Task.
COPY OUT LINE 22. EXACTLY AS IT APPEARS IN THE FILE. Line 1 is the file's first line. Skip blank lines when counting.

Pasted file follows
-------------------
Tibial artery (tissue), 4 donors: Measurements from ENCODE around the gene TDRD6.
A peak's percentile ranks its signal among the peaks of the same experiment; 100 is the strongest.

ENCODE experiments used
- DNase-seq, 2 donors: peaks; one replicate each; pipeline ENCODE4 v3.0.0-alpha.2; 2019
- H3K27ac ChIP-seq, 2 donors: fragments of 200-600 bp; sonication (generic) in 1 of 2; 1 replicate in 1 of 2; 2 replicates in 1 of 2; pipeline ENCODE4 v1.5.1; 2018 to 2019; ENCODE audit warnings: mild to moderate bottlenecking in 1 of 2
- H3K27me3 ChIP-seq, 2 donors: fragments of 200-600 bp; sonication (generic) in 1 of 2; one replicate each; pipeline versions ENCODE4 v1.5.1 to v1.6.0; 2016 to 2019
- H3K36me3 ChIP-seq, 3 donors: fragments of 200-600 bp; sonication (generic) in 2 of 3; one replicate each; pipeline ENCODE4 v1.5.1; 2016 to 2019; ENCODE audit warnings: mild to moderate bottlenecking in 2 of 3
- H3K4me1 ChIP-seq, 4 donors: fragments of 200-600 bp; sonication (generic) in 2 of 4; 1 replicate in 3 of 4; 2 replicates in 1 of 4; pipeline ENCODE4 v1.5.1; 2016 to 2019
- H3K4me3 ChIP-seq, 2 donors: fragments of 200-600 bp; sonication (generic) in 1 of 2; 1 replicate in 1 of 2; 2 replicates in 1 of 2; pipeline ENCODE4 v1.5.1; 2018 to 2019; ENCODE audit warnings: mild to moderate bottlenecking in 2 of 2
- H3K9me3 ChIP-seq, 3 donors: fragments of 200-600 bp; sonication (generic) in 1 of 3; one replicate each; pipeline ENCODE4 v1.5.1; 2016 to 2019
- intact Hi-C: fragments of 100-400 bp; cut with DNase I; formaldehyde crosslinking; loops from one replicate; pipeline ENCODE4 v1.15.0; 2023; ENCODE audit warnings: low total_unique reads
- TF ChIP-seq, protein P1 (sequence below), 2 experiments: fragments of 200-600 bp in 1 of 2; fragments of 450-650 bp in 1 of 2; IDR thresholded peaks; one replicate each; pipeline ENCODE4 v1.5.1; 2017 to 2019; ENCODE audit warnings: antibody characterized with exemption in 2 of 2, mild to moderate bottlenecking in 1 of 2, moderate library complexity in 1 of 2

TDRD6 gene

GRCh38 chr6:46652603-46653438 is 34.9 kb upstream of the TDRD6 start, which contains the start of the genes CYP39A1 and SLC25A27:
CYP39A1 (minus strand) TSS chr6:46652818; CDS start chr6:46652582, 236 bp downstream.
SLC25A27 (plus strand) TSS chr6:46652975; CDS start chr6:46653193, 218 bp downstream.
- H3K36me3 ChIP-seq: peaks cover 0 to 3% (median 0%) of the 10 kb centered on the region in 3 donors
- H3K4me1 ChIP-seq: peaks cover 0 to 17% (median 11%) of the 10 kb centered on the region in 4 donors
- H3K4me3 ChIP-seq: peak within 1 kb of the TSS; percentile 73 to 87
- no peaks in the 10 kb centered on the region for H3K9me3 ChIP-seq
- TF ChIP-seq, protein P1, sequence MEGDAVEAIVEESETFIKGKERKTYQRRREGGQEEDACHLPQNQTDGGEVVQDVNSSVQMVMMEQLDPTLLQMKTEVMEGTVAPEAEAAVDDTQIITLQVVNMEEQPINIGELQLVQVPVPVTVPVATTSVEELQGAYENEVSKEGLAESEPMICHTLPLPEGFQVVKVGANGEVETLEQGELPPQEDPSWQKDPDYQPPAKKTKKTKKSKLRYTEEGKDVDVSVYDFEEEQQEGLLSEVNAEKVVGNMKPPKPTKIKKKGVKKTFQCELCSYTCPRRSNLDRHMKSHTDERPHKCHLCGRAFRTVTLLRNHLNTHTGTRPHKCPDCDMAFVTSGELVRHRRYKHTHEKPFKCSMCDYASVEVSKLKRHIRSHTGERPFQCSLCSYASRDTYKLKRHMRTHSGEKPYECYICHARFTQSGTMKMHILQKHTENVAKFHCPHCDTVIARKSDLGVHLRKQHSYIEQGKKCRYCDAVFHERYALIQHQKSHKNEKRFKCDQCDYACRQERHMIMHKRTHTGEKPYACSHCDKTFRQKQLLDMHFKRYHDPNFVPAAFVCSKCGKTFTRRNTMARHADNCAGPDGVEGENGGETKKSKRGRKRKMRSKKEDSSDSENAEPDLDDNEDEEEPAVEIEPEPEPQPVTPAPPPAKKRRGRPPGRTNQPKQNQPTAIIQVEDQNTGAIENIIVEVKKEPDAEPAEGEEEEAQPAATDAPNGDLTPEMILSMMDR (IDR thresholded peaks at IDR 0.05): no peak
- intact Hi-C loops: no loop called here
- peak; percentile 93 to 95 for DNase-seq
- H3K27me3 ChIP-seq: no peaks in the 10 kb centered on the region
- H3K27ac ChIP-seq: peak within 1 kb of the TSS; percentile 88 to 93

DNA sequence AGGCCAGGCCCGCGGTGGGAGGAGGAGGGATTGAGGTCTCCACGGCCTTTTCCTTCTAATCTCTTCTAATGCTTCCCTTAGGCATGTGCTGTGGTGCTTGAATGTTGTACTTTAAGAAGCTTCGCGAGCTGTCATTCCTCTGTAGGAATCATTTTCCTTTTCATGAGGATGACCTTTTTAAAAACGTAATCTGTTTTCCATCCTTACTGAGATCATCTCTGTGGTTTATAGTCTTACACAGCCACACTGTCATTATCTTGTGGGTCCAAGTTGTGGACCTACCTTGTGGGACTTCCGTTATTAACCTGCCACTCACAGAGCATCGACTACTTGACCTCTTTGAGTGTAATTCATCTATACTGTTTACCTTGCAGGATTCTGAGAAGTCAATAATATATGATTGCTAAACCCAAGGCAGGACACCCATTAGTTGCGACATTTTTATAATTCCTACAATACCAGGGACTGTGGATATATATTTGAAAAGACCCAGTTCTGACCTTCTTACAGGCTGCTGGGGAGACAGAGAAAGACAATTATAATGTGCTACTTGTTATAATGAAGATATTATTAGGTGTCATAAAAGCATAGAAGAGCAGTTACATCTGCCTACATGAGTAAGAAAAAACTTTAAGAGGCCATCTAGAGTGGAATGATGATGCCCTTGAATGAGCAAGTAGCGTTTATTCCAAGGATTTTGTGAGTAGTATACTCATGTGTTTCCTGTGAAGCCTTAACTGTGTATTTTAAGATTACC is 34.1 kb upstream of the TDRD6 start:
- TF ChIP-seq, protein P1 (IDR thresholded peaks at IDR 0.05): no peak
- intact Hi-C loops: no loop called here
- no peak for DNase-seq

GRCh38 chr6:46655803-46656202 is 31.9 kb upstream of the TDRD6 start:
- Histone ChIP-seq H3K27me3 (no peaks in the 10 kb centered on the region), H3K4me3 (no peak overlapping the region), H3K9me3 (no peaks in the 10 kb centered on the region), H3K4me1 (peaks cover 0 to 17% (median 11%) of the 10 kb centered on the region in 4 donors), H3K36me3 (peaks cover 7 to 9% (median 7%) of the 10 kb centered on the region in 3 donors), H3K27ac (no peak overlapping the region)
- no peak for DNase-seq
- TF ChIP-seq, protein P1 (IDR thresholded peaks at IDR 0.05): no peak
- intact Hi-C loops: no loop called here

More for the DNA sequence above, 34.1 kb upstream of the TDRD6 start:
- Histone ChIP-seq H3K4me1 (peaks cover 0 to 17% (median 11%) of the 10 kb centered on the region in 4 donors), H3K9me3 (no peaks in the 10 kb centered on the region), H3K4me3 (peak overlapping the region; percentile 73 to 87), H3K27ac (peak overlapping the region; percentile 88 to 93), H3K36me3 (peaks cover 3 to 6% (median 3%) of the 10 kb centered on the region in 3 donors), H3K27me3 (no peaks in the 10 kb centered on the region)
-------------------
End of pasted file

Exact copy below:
- intact Hi-C loops: no loop called here